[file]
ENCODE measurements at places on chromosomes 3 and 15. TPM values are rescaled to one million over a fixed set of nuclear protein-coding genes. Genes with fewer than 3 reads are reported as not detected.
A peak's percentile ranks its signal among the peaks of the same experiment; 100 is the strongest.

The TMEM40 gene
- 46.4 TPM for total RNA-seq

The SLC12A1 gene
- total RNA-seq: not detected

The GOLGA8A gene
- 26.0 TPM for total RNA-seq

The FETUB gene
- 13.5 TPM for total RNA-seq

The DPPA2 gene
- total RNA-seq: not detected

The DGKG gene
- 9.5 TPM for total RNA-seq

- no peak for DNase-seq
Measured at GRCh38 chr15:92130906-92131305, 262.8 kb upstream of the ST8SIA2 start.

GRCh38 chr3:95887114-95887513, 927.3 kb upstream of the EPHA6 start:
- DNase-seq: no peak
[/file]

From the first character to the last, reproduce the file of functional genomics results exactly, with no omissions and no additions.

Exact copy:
ENCODE measurements at places on chromosomes 3 and 15. TPM values are rescaled to one million over a fixed set of nuclear protein-coding genes. Genes with fewer than 3 reads are reported as not detected.
A peak's percentile ranks its signal among the peaks of the same experiment; 100 is the strongest.

The TMEM40 gene
- 46.4 TPM for total RNA-seq

The SLC12A1 gene
- total RNA-seq: not detected

The GOLGA8A gene
- 26.0 TPM for total RNA-seq

The FETUB gene
- 13.5 TPM for total RNA-seq

The DPPA2 gene
- total RNA-seq: not detected

The DGKG gene
- 9.5 TPM for total RNA-seq

- no peak for DNase-seq
Measured at GRCh38 chr15:92130906-92131305, 262.8 kb upstream of the ST8SIA2 start.

GRCh38 chr3:95887114-95887513, 927.3 kb upstream of the EPHA6 start:
- DNase-seq: no peak